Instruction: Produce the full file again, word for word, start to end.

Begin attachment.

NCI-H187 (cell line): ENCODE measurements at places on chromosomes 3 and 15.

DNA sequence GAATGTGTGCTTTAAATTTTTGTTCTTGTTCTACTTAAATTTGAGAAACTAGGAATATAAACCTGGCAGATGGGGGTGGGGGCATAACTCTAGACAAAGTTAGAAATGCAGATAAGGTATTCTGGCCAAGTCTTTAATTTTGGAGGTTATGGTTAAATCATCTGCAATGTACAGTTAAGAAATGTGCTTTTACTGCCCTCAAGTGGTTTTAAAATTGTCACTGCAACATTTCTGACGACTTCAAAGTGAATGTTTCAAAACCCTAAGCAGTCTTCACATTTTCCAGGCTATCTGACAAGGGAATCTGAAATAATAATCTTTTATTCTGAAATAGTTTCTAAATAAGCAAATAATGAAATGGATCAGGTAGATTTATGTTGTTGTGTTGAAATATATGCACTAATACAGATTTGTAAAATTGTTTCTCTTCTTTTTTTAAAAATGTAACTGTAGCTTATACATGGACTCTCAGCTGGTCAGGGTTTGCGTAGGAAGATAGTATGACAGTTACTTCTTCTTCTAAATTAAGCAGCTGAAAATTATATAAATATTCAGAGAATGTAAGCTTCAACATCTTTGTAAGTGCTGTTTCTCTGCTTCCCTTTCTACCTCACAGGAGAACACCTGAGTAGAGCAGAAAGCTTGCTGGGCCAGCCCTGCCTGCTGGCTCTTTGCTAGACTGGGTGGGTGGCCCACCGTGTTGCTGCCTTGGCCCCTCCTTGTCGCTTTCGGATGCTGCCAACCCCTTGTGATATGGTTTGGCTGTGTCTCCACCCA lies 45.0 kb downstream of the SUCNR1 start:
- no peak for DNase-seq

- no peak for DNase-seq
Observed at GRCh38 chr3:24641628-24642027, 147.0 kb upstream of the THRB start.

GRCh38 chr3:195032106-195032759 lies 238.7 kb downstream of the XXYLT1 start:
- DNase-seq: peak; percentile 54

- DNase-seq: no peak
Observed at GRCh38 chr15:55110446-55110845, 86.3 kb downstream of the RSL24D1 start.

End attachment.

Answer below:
NCI-H187 (cell line): ENCODE measurements at places on chromosomes 3 and 15.

DNA sequence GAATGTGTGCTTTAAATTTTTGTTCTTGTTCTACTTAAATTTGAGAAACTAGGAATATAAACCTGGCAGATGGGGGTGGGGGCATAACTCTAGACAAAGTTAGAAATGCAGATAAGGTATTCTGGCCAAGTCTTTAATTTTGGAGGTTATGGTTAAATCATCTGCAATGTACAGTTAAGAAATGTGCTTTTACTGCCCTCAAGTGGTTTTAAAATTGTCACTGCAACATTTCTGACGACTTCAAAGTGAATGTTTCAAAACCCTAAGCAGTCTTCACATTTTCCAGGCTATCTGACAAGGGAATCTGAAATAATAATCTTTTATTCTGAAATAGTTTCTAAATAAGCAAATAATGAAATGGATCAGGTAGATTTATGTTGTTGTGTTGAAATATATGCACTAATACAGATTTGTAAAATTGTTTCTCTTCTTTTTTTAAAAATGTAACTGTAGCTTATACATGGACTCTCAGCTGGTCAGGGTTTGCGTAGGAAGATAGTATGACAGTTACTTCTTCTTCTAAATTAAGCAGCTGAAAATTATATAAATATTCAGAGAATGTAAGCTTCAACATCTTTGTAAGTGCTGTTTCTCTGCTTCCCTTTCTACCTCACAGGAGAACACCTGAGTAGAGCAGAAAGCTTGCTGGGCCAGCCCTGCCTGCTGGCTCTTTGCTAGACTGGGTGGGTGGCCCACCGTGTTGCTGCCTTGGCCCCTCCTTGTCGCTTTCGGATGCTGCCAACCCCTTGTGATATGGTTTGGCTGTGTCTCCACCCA lies 45.0 kb downstream of the SUCNR1 start:
- no peak for DNase-seq

- no peak for DNase-seq
Observed at GRCh38 chr3:24641628-24642027, 147.0 kb upstream of the THRB start.

GRCh38 chr3:195032106-195032759 lies 238.7 kb downstream of the XXYLT1 start:
- DNase-seq: peak; percentile 54

- DNase-seq: no peak
Observed at GRCh38 chr15:55110446-55110845, 86.3 kb downstream of the RSL24D1 start.